I had heard that the vector class in C++ STL doesn't double every time it needs to resize (as we were taught to do in data structures class), but instead it multiplies the size by 1.5. In a recent article on comp.lang.c++.moderated, Andrew Koenig explains why. It's related to the golden ratio and the Fibonacci sequence:

From: "Andrew Koenig" <ark@acm.org>
Subject: Re: vector growth factor of 1.5
Newsgroups: comp.lang.c++.moderated
Date: 5 Nov 2003 17:26:10 -0500
Organization: AT&T Worldnet
                                                                                
There is a technical reason to prefer 1.5 to 2 -- more specifically, to
prefer values less than 1+sqrt(5)/2.
                                                                                
Suppose you are using a first-fit memory allocator, and you're progressively
appending to a vector.  Then each time you reallocate, you allocate new
memory, copy the elements, then free the old memory.  That leaves a gap, and
it would be nice to be able to use that memory eventually.  If the vector
grows too rapidly, it will always be too big for the available memory.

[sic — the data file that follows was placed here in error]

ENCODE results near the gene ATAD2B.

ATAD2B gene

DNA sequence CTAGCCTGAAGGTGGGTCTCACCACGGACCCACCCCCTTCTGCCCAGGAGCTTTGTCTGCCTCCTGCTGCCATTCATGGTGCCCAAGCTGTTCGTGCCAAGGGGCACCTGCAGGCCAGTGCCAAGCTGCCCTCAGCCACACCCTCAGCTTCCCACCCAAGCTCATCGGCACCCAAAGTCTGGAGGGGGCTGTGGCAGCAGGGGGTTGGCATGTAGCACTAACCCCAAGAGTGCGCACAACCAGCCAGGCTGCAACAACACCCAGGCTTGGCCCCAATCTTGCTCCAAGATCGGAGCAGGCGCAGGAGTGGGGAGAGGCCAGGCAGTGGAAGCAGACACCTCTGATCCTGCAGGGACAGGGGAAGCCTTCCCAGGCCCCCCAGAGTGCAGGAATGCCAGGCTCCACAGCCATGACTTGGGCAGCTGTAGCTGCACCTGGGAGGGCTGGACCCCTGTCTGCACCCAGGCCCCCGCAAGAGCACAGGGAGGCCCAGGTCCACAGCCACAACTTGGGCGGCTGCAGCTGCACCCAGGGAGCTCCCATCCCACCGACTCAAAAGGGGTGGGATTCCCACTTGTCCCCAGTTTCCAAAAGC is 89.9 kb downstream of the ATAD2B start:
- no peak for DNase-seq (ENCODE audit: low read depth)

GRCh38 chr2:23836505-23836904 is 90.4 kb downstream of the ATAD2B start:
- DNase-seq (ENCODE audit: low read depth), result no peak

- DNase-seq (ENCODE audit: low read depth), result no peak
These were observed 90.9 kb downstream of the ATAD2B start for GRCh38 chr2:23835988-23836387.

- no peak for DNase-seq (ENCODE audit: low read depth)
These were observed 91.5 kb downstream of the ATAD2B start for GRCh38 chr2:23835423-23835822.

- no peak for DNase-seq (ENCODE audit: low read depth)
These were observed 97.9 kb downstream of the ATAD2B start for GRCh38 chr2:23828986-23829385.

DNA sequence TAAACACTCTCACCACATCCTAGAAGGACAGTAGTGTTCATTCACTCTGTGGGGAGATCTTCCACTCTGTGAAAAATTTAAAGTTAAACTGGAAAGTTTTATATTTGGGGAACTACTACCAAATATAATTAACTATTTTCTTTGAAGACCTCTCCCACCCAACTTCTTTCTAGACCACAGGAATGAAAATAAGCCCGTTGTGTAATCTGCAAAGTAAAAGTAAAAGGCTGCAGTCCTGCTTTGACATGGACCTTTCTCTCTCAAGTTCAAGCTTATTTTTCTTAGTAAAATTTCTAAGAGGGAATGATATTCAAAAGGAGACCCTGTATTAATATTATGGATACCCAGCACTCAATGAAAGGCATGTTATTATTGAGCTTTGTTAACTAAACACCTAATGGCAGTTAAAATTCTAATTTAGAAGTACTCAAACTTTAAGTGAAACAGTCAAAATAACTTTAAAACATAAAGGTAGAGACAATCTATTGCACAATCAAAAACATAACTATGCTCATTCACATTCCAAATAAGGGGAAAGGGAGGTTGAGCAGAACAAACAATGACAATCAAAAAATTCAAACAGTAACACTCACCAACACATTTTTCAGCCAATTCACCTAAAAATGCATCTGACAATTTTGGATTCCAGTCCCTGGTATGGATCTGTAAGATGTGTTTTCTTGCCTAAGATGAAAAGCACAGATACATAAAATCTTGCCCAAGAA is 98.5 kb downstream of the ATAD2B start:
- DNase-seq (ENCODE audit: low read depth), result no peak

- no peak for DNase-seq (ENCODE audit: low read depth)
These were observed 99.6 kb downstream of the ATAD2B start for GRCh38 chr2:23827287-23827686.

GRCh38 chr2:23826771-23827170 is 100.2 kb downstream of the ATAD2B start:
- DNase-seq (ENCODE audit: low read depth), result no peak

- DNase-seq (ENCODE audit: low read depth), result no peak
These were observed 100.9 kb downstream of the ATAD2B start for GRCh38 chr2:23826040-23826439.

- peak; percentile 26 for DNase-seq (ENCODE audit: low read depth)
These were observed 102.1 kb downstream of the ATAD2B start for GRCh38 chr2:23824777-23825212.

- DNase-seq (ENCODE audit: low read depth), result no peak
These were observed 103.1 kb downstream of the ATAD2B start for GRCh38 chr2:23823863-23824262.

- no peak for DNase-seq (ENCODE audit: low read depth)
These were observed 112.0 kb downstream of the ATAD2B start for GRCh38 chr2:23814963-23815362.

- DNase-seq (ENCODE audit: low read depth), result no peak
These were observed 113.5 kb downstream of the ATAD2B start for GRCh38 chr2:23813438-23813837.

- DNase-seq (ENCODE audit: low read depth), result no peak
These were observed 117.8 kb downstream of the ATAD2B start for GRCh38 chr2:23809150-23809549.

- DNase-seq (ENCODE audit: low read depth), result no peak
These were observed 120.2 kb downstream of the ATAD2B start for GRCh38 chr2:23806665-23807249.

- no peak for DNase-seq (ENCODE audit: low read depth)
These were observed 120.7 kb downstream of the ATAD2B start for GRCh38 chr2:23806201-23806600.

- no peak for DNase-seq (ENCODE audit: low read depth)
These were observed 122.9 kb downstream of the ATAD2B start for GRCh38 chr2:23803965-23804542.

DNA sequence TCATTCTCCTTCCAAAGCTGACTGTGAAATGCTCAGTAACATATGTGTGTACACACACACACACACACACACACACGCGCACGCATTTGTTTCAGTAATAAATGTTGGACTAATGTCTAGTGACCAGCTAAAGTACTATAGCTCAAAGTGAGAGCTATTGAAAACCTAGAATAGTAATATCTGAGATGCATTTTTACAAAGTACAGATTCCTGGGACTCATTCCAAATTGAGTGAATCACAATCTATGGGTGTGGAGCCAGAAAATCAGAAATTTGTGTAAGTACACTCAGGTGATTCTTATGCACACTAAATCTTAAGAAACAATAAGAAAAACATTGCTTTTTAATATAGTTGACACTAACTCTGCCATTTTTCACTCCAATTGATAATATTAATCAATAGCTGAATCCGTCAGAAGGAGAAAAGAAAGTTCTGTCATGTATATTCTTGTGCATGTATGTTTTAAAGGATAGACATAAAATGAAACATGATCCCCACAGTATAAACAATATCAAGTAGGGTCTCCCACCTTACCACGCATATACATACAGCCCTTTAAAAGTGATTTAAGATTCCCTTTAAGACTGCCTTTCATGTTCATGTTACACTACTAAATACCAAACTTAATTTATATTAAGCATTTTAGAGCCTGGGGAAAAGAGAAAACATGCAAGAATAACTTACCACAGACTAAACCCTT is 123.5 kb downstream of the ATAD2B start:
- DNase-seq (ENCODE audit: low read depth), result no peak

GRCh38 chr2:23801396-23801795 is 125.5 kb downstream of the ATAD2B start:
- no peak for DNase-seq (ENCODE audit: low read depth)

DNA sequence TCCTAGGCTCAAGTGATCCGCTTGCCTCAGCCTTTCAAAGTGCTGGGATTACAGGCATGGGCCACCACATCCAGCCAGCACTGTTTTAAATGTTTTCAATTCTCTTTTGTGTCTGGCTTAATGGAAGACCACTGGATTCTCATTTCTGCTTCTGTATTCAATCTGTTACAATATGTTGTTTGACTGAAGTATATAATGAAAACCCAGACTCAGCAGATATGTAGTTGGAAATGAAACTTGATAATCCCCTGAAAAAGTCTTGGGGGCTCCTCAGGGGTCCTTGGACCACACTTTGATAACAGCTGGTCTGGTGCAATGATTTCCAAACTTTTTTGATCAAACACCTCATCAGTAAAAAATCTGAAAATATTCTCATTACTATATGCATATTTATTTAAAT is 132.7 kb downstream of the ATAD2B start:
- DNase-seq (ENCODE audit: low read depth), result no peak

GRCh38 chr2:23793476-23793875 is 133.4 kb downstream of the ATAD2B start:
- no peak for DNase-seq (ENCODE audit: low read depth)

It turns out that if the growth factor is >= 1+sqrt(5)/2, the new memory
will always be too big for the hole that has been left sofar; if it is
<1+sqrt(5)/2, the new memory will eventually fit.  So 1.5 is small enough to
allow the memory to be recycled.

I've been wanting an anti-aliased XEmacs for years. There had been a patch a few years ago but it wasn't maintained. There's a new patch out now! The announcement was on the xemacs-beta list.

The authors have been having some trouble getting the patches accepted into the CVS version. I guess I'll just keep applying their patches.

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